cancer cells, illustration

Immune checkpoint blockade (ICB) is an estimated $35B+ market already with multiple cancer indication approvals, but to date, neoadjuvant ICB therapy is only FDA-approved in non-small-cell (NSC) lung cancer and triple-negative breast cancer. This fact masks the huge potential, in both the clinic and research lab, of this class of drugs, say authors of a recent review.

“We consider this approach to cancer immunotherapy to be a gold mine for advancing our scientific knowledge of how an immune checkpoint blockade is working, to define better biomarkers that predict clinical outcomes, and to help us design the next generation of more effective treatments with combination therapies,” said lead author Suzanne L. Topalian, MD. She is professor of surgery, director of the Melanoma/Skin Cancer Program Surgery, and director of the Bloomberg~Kimmel Institute for Cancer Immunotherapy at Johns Hopkins University School of Medicine.

This review highlights insights from clinical studies of neoadjuvant ICB in lung cancer, triple-negative breast cancer, melanoma and non-melanoma skin cancers, and gastrointestinal cancers. But she anticipates more insights, coming quickly.

“There are ongoing clinical trials in dozens of cancer types, and additional regulatory approvals are anticipated in the coming years,” Topalian told Inside Precision Medicine.

The review appeared in Cancer Cell last month and was co-authored by several current and former investigators from the Bloomberg~Kimmel Institute for Cancer Immthat has already been activated but is stalled at the tumor site by the interaction of the PD-1 inhibitory receptor expressed on tumor-infiltrating lymphocytes and the PD-L1 ligand expressed by tumor cells,” says Topalian.

ICB prior to surgery—neoadjuvant immunotherapy—has made huge strides and has the potential to revolutionize treatment of many more cancers, these authors say. Conventional neoadjuvant chemotherapy and radiotherapy, they note, are unotherapy and the Johns Hopkins Kimmel Cancer Center.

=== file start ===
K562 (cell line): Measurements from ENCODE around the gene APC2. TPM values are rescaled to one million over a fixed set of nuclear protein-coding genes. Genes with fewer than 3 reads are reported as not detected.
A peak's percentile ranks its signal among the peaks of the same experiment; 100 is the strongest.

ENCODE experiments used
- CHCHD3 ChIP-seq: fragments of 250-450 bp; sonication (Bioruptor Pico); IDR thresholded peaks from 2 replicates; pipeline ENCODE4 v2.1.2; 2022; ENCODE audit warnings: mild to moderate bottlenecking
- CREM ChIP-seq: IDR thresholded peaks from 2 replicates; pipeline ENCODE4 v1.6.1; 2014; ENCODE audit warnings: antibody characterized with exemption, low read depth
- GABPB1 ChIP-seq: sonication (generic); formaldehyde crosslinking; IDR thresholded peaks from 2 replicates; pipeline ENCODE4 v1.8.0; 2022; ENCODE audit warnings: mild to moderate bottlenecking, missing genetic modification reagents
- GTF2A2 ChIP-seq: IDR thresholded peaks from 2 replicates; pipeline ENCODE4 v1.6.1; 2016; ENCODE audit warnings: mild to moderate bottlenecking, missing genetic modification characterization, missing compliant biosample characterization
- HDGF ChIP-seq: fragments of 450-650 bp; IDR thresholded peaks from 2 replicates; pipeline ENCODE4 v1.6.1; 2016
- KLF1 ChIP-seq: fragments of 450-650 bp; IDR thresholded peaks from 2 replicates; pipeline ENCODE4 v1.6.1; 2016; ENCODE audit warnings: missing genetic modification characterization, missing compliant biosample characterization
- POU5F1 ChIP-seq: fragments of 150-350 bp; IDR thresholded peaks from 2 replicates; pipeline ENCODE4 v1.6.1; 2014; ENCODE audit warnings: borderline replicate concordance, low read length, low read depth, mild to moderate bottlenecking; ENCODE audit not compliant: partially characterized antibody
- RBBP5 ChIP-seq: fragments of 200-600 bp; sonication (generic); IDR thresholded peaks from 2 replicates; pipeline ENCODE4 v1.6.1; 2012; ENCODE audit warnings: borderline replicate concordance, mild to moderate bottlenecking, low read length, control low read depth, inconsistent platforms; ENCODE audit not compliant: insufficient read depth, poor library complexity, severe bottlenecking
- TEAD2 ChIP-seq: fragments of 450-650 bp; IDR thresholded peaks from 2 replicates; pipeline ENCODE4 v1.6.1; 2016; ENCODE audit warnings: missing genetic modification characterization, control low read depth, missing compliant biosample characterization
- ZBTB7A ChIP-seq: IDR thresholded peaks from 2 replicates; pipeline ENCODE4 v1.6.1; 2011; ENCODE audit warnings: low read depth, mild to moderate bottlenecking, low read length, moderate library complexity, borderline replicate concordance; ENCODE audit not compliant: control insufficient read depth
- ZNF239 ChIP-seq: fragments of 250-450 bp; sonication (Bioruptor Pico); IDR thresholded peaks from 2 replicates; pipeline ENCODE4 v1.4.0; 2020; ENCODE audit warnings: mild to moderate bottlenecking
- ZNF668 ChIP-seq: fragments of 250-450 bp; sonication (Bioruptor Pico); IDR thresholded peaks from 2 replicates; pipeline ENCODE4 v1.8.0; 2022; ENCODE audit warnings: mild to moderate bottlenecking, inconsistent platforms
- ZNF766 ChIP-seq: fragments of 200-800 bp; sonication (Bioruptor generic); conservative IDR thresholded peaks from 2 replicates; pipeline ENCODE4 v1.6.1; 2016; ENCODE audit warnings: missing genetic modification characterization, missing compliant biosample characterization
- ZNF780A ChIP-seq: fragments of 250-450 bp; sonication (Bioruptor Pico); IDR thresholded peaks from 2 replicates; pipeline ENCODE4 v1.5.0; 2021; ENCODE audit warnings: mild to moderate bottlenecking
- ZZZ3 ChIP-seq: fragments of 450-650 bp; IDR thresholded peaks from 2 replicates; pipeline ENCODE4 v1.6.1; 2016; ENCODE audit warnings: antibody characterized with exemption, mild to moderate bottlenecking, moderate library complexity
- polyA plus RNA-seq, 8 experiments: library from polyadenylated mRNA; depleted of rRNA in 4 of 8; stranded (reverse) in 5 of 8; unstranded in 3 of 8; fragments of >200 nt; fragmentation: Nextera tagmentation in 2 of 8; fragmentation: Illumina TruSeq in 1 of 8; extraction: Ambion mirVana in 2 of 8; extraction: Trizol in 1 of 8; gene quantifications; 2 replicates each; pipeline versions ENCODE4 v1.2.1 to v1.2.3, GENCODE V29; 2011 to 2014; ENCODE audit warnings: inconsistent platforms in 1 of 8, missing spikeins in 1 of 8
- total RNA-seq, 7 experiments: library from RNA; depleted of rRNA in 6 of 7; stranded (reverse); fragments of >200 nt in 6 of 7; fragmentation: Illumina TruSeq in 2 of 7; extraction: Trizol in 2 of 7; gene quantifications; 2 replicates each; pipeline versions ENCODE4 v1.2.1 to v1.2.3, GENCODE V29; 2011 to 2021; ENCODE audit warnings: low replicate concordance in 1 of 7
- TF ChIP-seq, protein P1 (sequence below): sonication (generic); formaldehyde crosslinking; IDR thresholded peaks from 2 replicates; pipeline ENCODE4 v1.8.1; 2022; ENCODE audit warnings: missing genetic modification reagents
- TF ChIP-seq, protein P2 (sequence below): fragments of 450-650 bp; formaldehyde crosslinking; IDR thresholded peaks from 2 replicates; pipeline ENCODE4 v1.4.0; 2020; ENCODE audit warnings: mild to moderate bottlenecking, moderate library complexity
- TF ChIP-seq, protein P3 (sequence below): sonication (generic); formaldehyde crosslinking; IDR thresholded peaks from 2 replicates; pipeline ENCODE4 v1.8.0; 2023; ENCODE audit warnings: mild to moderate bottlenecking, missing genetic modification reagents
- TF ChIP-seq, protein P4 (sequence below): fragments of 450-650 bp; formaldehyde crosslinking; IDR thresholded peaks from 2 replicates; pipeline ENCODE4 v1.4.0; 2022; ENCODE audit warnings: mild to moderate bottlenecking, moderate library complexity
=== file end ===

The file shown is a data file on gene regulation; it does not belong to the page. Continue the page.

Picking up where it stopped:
“Anti-PD-1 therapy works by a unique mechanism distinguishing it from other kinds of cancer immunotherapy.  It ‘unleashes’ an anti-tumor immune response primarily intended to reduce tumor size, improving surgical resectability.

But recent scientific evidence suggests that neoadjuvant immunotherapy can expand and transcriptionally modify tumor-specific T cell clones to enhance both intratumoral and systemic anti-tumor immunity to stop distant micrometastases.

The research benefits of this approach are clear, the authors say.

In lung cancers, tumor tissue changes that happen after neoadjuvant ICB occur much more rapidly than after standard therapy. In some cases, a mass that may still be visible on CT scanning contains no live tumor cells when examined under a microscope. In triple-negative breast cancer, a combination of neoadjuvant chemotherapy plus ICB can help prevent post-surgical relapse, and giving ICB to patients with earlier-stage cancers prior to surgery is more effective than giving it to patients with advanced, inoperable disease.

Further, in skin cancers, some patients who have complete responses, as seen under a microscope, after neoadjuvant ICB may not need extensive medical treatment. In gastrointestinal cancers, MSI-high tumors respond so well to neoadjuvant ICB that some patients may not even need surgery.

The researchers have a set of “themes” they shared:

  • An immunotherapy regimen that shows significant efficacy against advanced, inoperable cancers also tends to be effective when given prior to surgery.
  • The degree of pathologic response after neoadjuvant ICB predicts the relapse-free time interval after surgery.
  • Neoadjuvant ICB may not only prime anti-tumor activity in the immune system, but can also have a positive effect on surgery outcomes.
  • Surgically removed tissues after neoadjuvant ICB offer a unique resource for further studies.
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